14 year old daughter, ADD inattentive

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Registered: 09-24-1999
14 year old daughter, ADD inattentive
Tue, 02-26-2013 - 3:45pm

We are just beginning the process of having our 14 year old daughter tested, and are pretty sure after discussions with our doctor and psychologist that she is inattentive ADD. She has a very high IQ and has managed to get through school with flying colors until beginning a greatly accelerated academic program her freshman year. It has been extremely difficult, and I would really appreciate talking here with anyone who has been through something similar.


Avatar for mahopac
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Registered: 07-24-1997
Fri, 03-01-2013 - 12:34pm

The eyeglasses are a great analogy!  DS already takes medication every day for hemiplegic migraines, so if it turns out he needs it, this will just be another pill, no big deal. 

He finished his assessment this week, and DH & I are going to debrief with the doctor next week.

One thing I want to caution the OP about:  our neurologist was loath to prescribe anything without a full evaluation.  We did a Connors assessment - that was feedback from DS, DH & me, and his teaching team - but the neurologist didn't want to start prescribing ADD meds without exploring whether there might be learning disabilities or something else that might look like ADD but not be ADD.  It cost an arm and a leg (fortunately, we had a couple limbs to spare ;)) but I am happy we have gone through with the whole evaluation.

Avatar for sabrtooth
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Registered: 12-03-1999
Fri, 03-01-2013 - 8:55pm

My daughters are now ADDults.  Since emotional and mental issues do not just "run" in our families, they GALLOP, I knew from the start that they weren't the average bears.  I was doing home made behavior charts when they were 6, because they literally could NOT remember instructions, or consequenses, for more than 5 minutes.  They could lose their gym suit, left shoe, lunch, homework, clarinet, schoolbooks, coat and glasses between the front door and the driveway.  If I put a bag of garbage in one hand, and their lunchbag in the other, guess what ended up in the fridge, and the trashcan. Grammar and middle schools had me on speed dial. 

However, their intelligence, and personality, pulled them thru school--just as it does with a LOT of ADDers.  Untill the combo of hormones, extra curriculars, increased complexity, and increased personal responsibility pushed them to the point where they could not put ONE more drop in the bucket, without something falling out the other side.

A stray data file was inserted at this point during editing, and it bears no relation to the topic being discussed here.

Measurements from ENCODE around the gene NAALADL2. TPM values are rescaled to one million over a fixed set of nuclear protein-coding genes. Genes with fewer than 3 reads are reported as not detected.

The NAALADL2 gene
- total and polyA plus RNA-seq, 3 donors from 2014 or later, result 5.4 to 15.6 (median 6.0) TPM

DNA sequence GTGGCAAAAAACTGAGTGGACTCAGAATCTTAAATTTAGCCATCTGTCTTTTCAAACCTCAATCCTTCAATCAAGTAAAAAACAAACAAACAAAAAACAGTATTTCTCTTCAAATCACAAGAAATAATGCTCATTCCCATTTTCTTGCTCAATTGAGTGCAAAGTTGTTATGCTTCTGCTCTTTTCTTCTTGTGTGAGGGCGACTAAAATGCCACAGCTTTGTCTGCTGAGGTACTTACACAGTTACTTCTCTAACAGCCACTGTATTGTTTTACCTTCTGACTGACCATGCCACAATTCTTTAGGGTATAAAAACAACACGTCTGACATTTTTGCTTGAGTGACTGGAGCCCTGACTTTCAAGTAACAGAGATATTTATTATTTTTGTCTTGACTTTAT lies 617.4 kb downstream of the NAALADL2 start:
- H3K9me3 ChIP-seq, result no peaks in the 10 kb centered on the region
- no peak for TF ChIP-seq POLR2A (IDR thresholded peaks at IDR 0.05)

My older dd went into 9th grade with honors classes.  By the end of the 1st semester, she was failing EVERYTHING, EXCEPT A's in Band and Gym.  I could see the handwriting on the wall with the younger dd, who was in 6th grade, and whose papers came home unreadable and unintelligible, but with all A's!!!  Her teachers said, "She TELLS us all the answers, she's VERY articulate and intelligent, we think the rest will catch up..."  So I had both kids evaluated by a pediatrician who had a speciality in ADD, they were diagnosed ADD, and we began Ritalin and counseling. My older dd, who was 15, responded immediatly, and told us "If you KNEW there was something out there, that MIGHT have helped me, why did you make me suffer for so long???"

Over the next couple years, we went thru several providers, because ADD never flies alone, and as things cropped up, we found we NEEDED a specialist.  We needed a specialist for diagnosis, and we needed a specialist for treatment.   I mean honestly, if your child had a heart condition, would you want a pediatrician managing her, or a cardiac specialist?  We went with a psychaitrist, and finally found one we ALL could relate to, because family counseling is essential to the success of the children.  Also, a psychiatrist is the best choice for managing psychoactive drugs. Our diagnoses were ADD/Executive Dysfunction/Oppositional Defiant Disorder/Obsessive Compulsive Disorder.  PMS complicated things for younger, and depression crept in for older.

Three YEARS into the process, we found that our younger dd had a visual processing disorder.   We'd taken her to Huntington Learning for an evaluation, because altho she (also) had gone into 9th grade in Honors classes, she was flunking at midterm, and STILL could not spell, do math, or write an intelligible paper--consistantly.  (Altho it is a joke among ADDers, that they do something RIGHT, and you hold it against them for the rest of their lives.)  LD's hadn't even crossed out minds, since we thought we had the ADD thing all handled.  So be sure to sk for a complete LD evaluation, as well.

Do NOT be afraid of medication.  If your child was diabetic, would you avoid insulin and try to make her manage her condition with diet?  My older dd is going to be 32, and has been on methylphenidate since she was 15.  She's used Concerta since it was invented.  She is a successfull HS teacher, and the Head of the Fine Arts Dept.